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Lusty’s final Portsmouth entry confirmed

HMS Illustrious will return home tomorrow for the last time

HMS Illustrious will return home tomorrow for the last time

 

People can watch HMS Illustrious’ final entry to Portsmouth tomorrow afternoon.

The Royal Navy’s helicopter carrier returns home for the last time at around 1.30pm as her 32-year career draws to a close.

The warship, which has clocked up 898,893 miles on operations throughout the world, is being withdrawn from service.

She is succeeded by Plymouth-based HMS Ocean, the Royal Navy’s larger helicopter carrier which has just returned to service following a £65m refit.

HMS Illustrious’ future is uncertain, but the Ministry of Defence has invited tenders from private companies, charities and trusts to put forward ideas on how to preserve the ship.

The second of the navy’s three Invincible-class aircraft carriers, Illustrious was built by Swan Hunter shipbuilders on the Tyne and launched by Princess Margaret in December 1978.

Work to complete the 22,000-tonne ship was speeded up during 1982 after the outbreak of the Falklands War.

Although the conflict ended before work was finished, Illustrious rapidly deployed and played an important role in the aftermath.

She relieved sister ship HMS Invincible in providing a ‘floating airfield’ for aircraft unable to use the islands’ damaged RAF base.

So quickly was she deployed, her commissioning ceremony took place at sea en route to the Falklands on June 20, 1982.

During the 1990s, Illustrious helped maintain the no-fly zone over Bosnia and in 1998 operated in the Gulf carrying out similar roles over southern Iraq.

She was soon called into action again in 2000, leading a task group aimed at restoring peace and stability to Sierra Leone.

The following year she played an important part in the war on terror in Afghanistan following the September 11 attacks in America, staying in the region for several months.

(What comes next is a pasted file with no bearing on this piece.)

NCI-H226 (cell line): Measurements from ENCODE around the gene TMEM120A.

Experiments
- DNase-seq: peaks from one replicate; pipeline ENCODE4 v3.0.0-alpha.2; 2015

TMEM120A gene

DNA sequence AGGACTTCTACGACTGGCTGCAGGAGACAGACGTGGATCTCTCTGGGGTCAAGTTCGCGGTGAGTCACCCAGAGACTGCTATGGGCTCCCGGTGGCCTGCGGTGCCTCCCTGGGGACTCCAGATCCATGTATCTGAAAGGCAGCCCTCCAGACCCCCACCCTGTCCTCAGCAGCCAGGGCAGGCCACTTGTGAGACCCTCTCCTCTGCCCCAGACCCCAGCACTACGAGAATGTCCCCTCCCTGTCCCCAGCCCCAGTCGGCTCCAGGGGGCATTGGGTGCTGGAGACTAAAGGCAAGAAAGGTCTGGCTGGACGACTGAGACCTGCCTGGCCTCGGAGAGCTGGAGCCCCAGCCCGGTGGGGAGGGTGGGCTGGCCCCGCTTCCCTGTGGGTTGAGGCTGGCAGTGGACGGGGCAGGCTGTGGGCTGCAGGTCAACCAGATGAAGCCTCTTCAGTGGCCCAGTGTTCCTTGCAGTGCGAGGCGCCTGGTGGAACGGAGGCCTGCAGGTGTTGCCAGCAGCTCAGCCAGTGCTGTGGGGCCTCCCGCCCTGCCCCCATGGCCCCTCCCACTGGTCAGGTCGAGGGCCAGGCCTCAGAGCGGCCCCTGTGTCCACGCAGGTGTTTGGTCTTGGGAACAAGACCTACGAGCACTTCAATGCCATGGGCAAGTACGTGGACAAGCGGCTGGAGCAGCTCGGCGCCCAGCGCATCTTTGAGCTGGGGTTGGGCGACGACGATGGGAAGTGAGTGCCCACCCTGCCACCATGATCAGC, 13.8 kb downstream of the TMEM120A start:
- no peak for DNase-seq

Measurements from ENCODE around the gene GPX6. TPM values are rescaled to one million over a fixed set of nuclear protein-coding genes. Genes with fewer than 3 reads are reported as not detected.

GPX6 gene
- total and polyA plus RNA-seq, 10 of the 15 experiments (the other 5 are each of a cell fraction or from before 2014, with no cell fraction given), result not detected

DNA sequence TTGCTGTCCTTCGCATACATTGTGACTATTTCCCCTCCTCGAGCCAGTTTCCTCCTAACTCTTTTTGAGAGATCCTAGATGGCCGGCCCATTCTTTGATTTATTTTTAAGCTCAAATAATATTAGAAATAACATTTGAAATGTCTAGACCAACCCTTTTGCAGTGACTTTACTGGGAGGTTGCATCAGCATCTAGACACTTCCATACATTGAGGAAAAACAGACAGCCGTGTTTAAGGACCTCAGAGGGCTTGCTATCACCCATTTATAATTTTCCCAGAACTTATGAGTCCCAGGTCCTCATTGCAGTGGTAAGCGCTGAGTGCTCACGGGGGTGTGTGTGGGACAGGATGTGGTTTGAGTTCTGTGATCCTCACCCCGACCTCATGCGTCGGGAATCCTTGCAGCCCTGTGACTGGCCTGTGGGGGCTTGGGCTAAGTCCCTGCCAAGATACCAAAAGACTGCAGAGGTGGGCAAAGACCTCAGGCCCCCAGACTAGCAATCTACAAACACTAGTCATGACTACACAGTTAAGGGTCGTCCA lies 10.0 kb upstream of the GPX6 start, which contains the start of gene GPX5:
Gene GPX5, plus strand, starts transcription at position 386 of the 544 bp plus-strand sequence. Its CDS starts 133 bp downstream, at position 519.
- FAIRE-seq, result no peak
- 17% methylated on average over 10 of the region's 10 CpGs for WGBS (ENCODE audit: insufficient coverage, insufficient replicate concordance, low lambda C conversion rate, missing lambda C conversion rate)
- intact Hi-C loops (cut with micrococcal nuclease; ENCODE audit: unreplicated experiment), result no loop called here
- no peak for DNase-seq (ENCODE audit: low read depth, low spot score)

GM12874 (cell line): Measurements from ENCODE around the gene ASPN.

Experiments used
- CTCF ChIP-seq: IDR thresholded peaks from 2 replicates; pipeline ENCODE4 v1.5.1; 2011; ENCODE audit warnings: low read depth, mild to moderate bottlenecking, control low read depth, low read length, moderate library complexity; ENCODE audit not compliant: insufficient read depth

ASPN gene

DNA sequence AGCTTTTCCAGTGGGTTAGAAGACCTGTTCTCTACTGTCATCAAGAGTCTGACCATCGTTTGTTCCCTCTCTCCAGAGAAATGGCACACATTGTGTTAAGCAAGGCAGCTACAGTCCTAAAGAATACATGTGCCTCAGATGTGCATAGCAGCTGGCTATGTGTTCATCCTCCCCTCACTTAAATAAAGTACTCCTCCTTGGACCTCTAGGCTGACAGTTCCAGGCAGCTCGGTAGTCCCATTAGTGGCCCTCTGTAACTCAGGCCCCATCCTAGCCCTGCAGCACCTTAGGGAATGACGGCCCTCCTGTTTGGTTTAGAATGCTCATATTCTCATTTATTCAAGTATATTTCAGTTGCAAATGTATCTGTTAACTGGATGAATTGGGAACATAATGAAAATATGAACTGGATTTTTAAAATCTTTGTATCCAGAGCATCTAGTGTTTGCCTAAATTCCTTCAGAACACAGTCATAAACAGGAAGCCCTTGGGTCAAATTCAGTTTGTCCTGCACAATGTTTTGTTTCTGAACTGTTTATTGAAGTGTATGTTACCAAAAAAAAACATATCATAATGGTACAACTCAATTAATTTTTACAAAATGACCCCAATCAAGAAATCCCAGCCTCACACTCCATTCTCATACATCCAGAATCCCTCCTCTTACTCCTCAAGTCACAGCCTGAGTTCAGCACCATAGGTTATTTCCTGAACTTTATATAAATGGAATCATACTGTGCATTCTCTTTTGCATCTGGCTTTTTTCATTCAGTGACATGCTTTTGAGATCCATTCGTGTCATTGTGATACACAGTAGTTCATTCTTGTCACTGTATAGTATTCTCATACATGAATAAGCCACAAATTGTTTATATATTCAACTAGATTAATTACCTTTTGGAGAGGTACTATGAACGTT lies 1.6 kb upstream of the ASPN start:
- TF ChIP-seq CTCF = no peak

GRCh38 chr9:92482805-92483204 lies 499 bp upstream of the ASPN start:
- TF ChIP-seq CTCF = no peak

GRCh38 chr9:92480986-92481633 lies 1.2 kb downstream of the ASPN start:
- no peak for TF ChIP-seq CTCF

In 2006, along with Type 42 destroyer HMS Gloucester, Illustrious helped in the evacuation of British citizens from Beirut caught up in the Israel-Lebanon crisis.

She hit the television screens in 2008 as the star of Channel 5’s six-part documentary Warship which followed her deployment to the Mediterranean, Africa, the Middle East and south-east Asia for a series of exercises and diplomatic visits to 20 ports.

And she made headlines around the world last year when she was diverted to assist with disaster relief operations in the Philippines in the wake of Typhoon Haiyan.

The navy’s fleet commander, Vice-Admiral Sir Philip Jones, said: ‘HMS Illustrious has a long and proud history with the Royal Navy. During her 32 years of service she has protected our nation’s interests in the Falklands, Bosnia, Iraq, Sierra Leone and most recently the Philippines.

‘The decision to replace her in service with HMS Ocean will ensure that the Royal Navy has her most advanced and capable ships working to protect the nation. It was only fitting therefore that HMS Illustrious’ final high profile public role was to support the naming by Her Majesty of the Royal Navy’s new aircraft carrier HMS Queen Elizabeth on July 4. Poignantly the ceremony allowed us to celebrate the navy we have known so well for so long with the navy of the future, side by side.

‘The Royal Navy will of course mark the departure of HMS Illustrious with all the pride she deserves and is supportive of plans to retain her intact in the UK to preserve the legacy of the Invincible-class and all those who served in them.’

Illustrious’ sister ships – Invincible and Ark Royal – were decommissioned in 2005 and 2011 respectively.

Two new aircraft carriers – HMS Queen Elizabeth and HMS Prince of Wales - are under construction and at 65,000 tonnes are the biggest warships ever built for the UK.

 

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